A culture of bullying prevented staff at an NHS trust from speaking out about the fact too many heart surgery patients were dying, a damning report has found.
Inspectors from the Care Quality Commission (CQC) found major problems with the way Queen Elizabeth Hospital in Birmingham runs its heart unit after a long history of high death rates compared with other hospitals.
The report says the NHS trust ignored repeated warnings over its high death rates, while there were a number of “near misses and unexpected deaths” in critical care.
University Hospitals Birmingham NHS Foundation Trust, which runs the hospital, has now been ordered to make improvements and send weekly surgery results to the CQC.
Inspectors found a series of issues at the hospital, including:
- Staff described a bullying and blame culture in theatres and critical care and found it difficult to raise concerns or challenge poor performance and behaviours. They did not always report incidents.
- Trainee surgical doctors were not always supervised by a consultant in theatres despite needing it.
- Difficulties in locating consultants when things went wrong in operations.
- Some operations took longer than expected and patients were on cardiopulmonary bypass for long periods.
- There was a higher-than-expected rate of blood transfusions, while re-bleeding rates post-surgery were higher and the number of patients needing to go back into surgery was “much higher” than the national average.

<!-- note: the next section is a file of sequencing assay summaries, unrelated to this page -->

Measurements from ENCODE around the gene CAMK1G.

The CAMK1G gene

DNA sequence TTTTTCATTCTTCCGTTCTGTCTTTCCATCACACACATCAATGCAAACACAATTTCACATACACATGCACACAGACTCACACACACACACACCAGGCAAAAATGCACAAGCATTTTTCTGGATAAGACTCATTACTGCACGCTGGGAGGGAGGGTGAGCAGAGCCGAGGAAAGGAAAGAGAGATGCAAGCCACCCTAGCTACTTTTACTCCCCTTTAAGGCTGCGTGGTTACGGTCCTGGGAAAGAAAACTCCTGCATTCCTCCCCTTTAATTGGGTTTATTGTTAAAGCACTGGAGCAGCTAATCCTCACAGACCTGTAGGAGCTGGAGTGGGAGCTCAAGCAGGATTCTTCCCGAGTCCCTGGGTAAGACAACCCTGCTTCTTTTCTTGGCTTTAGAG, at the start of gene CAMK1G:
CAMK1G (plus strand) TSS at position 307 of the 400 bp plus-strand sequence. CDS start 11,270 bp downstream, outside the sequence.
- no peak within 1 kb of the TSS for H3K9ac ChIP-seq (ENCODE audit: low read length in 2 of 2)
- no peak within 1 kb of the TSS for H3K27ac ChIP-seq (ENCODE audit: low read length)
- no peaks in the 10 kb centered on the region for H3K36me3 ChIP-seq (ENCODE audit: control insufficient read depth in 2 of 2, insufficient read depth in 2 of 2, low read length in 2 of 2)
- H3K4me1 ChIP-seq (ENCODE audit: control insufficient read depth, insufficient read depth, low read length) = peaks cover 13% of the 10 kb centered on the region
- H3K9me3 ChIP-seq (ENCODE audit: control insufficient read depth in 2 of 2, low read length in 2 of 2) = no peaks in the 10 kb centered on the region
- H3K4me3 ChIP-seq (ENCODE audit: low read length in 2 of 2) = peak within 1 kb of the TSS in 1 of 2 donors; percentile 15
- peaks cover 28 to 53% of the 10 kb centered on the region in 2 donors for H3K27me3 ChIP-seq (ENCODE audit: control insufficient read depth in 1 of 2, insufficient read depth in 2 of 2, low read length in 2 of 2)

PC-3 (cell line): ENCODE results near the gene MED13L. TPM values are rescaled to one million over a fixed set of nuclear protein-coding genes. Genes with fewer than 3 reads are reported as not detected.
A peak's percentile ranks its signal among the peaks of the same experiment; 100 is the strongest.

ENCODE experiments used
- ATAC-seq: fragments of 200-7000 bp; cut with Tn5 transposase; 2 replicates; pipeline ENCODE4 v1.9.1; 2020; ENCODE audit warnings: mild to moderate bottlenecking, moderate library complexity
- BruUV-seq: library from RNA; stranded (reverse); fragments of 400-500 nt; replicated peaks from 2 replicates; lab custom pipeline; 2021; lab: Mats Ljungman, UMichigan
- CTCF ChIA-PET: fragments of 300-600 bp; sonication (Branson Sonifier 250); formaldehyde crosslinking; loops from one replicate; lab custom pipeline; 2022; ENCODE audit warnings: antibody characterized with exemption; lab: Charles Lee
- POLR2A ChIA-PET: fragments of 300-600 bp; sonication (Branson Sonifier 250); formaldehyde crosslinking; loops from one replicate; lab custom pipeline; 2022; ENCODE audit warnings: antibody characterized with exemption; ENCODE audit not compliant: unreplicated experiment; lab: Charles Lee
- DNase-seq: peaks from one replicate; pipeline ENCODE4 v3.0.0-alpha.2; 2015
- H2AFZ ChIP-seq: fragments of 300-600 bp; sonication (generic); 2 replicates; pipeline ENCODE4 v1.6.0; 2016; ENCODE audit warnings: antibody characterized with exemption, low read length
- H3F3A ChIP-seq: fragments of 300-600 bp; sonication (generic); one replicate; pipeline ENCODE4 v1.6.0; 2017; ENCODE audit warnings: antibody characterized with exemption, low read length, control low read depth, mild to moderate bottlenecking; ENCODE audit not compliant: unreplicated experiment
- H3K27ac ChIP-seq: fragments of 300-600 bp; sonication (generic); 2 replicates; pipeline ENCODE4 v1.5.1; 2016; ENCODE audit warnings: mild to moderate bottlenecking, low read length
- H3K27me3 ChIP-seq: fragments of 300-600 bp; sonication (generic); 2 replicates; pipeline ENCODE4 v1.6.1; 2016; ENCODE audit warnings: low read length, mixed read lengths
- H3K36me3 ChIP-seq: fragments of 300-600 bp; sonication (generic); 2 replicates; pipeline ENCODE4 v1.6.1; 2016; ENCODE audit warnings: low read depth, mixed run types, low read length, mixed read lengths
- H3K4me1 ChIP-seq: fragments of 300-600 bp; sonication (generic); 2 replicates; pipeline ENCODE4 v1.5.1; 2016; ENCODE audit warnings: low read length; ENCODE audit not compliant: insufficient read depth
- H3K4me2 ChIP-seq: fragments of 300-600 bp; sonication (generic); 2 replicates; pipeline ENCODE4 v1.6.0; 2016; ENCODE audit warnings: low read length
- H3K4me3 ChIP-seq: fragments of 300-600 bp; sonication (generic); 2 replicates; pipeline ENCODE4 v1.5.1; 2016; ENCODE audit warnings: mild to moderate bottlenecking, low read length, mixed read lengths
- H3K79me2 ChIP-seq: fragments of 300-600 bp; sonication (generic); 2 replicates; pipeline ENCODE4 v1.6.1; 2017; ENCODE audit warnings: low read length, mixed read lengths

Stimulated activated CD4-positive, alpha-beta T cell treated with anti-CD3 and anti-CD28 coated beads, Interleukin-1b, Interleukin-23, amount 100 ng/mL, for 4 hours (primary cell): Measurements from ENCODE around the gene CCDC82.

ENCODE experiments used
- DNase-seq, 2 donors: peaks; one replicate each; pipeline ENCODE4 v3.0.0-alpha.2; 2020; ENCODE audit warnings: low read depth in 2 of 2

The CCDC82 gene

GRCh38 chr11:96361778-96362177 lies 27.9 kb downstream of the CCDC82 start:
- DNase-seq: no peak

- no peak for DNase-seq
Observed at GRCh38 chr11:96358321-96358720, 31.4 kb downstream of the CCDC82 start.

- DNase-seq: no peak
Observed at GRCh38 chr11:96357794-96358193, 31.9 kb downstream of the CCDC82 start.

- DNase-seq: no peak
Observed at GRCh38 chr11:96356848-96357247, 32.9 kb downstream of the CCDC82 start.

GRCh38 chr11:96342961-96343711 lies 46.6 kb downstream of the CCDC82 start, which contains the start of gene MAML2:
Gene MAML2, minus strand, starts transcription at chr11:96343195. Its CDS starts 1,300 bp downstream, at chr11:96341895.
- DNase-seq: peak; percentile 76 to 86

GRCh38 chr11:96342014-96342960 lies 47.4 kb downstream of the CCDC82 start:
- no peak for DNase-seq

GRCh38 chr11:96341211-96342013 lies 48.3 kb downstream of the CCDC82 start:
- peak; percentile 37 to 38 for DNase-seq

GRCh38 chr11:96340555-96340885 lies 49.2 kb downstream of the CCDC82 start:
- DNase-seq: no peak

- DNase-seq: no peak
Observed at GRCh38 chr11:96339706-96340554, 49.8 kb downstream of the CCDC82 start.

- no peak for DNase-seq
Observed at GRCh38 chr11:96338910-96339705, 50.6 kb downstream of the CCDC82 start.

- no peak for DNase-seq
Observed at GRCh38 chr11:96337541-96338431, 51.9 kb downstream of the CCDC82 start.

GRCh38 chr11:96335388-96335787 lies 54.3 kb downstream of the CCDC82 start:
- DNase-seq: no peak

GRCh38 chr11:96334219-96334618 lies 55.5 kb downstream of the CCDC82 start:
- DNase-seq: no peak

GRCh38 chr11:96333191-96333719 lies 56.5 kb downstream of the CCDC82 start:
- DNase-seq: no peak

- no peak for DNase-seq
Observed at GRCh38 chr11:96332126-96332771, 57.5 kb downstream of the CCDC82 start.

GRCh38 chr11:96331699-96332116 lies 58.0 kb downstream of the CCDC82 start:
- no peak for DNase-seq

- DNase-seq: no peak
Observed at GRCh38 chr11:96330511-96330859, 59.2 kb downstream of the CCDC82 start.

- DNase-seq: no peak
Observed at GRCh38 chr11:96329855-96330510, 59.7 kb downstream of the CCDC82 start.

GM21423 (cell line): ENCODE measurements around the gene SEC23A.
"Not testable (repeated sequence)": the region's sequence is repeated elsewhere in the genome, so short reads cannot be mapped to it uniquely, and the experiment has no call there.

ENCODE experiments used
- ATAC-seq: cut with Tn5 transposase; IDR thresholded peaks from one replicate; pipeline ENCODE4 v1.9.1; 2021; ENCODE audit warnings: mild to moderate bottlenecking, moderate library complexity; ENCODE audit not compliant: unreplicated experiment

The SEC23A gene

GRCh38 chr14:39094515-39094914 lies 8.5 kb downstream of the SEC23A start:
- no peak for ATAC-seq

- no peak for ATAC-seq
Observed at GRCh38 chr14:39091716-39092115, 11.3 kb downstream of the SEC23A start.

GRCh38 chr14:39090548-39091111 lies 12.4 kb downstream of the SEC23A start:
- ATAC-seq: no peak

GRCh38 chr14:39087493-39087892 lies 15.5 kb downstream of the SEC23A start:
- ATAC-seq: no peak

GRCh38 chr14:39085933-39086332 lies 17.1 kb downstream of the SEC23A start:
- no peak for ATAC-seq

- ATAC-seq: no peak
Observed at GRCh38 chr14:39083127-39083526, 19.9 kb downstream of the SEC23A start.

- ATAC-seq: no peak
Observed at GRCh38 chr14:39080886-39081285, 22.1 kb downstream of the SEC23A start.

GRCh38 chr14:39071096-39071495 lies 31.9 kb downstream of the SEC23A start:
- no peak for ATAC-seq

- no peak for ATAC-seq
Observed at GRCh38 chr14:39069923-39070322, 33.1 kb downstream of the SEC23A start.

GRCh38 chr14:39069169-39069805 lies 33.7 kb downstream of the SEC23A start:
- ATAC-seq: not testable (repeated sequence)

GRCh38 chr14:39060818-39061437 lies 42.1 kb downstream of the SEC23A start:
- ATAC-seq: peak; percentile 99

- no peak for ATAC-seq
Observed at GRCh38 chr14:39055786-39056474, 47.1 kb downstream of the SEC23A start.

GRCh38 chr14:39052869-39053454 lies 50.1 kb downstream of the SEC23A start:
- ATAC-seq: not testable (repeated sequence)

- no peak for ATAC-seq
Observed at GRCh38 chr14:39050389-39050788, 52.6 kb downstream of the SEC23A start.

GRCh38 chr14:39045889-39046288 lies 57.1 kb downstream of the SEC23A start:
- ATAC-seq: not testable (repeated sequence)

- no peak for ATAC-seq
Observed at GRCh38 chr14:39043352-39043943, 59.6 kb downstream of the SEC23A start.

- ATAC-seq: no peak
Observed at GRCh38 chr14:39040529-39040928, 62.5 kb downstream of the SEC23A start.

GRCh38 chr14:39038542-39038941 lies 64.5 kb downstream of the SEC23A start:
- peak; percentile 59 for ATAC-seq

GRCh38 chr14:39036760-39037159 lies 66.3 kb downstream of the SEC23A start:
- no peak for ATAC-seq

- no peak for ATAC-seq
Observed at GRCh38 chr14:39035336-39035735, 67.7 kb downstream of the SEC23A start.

- Consultant cardiac surgeons did not consistently undertake ward rounds on the cardiac surgery ward. They were also not in theatre “at appropriate times” and did not communicate effectively with staff in critical care.
- There was a high rate of cancellations, with some patients’ surgery being cancelled on multiple occasions. The “institutional behaviour” of surgeon contributed to this, including late starts to operations, extended length of operation times and waiting for confirmation of a bed in intensive care.
- There were vacancies in theatres that resulted in operations being cancelled or staff working extra shifts. Nurses expressed worry that they had no specific training in looking after heart patients or using specialist equipment.
- Medical staff in critical care were not all cardiac-trained and at night there were difficulties accessing the on-call surgeon or the consultant
- anaesthetist. There had been a number of near misses and unexpected patient deaths in critical care.
The report said the trust has only recently started a quality improvement programme (QIP), despite concerns being identified in 2013 and consultants approaching the executive team in 2014 with concerns around patient deaths and outcomes.
The trust was also informed that its death rates were outside the national average in March 2015.
The hospital saw 1,713 adult heart operations between April 2011 and March 2014, there was a 95.54% recorded survival rate, which is below the acceptable rate of 96.5%. There were a total of 77 deaths, 17 more than the rate.
England’s chief inspector of hospitals, Professor Sir Mike Richards, said:
According to The Guardian, data posted on the Society for Cardiothoracic
Surgery website last September – the most recent available – shows the hospital has been a “red outlier”, with death rates outside an acceptable range, over the three years from April 2011 to March 2014.